Chapter

Introduction

John Renard

in Islam and Christianity

Published by University of California Press

Published in print March 2011 | ISBN: 9780520255081
Published online May 2012 | e-ISBN: 9780520948334 | DOI: http://dx.doi.org/10.1525/california/9780520255081.003.0001
Introduction

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This chapter introduces a book in which theological themes of Islam and Christianity are discussed. A fundamental question in Christian theological study of scripture concerns exactly what belongs in the Bible. Biblical theology has meant at least two very different things in Christian thought over the centuries. First, it can refer to the theological implications and themes of the text of the Bible, that is, reading the Bible precisely as a theological document. Second, biblical theology can refer to the labors of early modern and contemporary Christian exegetes, whether a more conservative method or the avowedly historical-critical method, to articulate integrated theological interpretations of the sacred text, that is, theologies of the Bible. Islamic theological concerns gradually began to shift toward a critique of the prevailing polytheistic orientation of Mecca's dominant Quraysh tribe, combined with a steady condemnation of the complicity of Quraysh leadership in the commercial exploitation of Mecca's ritual center, the Ka′ba, and of religious allegiances in general.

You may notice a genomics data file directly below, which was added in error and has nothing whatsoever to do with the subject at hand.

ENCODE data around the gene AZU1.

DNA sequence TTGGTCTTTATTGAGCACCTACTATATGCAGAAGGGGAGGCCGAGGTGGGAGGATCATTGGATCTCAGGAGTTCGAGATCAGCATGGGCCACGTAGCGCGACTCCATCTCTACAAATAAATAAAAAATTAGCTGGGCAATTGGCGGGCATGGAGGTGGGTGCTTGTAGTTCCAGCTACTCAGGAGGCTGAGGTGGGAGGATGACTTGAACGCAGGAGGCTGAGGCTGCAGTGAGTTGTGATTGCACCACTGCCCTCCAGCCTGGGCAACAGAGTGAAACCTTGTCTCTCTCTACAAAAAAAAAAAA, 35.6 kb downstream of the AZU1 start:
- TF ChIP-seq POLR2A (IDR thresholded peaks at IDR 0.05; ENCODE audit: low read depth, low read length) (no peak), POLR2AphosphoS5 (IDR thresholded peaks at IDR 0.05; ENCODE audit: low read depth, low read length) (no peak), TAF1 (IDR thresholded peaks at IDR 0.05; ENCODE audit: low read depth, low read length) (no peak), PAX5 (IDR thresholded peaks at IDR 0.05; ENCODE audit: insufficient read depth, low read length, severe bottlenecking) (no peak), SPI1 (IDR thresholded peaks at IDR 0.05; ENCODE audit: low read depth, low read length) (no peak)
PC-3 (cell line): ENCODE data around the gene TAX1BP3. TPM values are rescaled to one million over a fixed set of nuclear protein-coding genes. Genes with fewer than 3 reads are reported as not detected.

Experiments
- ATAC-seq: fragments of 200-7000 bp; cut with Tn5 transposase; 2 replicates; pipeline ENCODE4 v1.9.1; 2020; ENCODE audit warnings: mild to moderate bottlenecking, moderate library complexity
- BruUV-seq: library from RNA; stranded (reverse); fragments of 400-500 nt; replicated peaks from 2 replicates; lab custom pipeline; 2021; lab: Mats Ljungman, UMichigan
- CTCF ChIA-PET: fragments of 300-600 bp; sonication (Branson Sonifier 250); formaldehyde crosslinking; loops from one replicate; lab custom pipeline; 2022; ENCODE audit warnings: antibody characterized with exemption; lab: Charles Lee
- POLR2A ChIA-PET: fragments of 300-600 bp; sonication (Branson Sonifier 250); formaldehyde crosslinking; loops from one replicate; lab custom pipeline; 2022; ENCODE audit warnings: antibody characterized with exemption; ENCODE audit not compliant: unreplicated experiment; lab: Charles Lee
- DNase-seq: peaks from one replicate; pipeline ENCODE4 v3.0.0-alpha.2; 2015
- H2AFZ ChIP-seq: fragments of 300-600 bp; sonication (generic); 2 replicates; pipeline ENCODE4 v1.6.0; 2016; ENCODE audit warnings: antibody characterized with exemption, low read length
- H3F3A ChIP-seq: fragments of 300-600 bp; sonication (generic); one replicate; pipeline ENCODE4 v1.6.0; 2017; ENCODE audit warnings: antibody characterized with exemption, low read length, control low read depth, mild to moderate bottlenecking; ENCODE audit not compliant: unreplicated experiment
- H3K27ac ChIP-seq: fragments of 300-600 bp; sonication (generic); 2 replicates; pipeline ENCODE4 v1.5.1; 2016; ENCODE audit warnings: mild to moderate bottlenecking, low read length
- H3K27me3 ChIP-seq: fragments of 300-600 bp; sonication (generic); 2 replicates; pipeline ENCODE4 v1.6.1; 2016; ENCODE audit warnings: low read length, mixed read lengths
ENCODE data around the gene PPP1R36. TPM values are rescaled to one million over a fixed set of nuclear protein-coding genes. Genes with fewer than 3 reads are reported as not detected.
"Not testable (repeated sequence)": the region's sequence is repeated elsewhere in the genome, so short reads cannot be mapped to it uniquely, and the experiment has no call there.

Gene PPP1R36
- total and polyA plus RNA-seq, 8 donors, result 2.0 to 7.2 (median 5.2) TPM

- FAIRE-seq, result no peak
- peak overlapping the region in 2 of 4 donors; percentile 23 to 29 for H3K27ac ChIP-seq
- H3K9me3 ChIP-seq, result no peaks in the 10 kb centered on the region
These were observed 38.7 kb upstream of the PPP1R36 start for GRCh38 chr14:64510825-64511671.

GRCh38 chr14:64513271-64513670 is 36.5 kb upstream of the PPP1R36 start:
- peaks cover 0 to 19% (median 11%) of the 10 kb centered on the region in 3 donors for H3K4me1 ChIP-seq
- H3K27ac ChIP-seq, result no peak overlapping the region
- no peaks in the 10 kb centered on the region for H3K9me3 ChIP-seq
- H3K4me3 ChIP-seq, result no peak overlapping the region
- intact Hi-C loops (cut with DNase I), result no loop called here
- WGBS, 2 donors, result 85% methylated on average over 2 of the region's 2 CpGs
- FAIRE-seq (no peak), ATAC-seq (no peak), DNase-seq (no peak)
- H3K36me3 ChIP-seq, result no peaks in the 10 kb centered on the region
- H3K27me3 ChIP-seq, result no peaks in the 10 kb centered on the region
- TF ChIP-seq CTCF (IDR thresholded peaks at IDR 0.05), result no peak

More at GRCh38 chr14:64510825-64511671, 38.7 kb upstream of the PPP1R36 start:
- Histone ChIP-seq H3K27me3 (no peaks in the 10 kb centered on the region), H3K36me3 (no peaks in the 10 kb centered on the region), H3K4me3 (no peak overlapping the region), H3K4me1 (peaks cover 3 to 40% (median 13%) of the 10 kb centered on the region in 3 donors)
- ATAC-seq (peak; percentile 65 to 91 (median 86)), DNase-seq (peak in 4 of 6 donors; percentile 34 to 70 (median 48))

Keywords: theological themes; Islam; Christianity; Bible; Ka′ba

Chapter.  9532 words. 

Subjects: East Asian Religions

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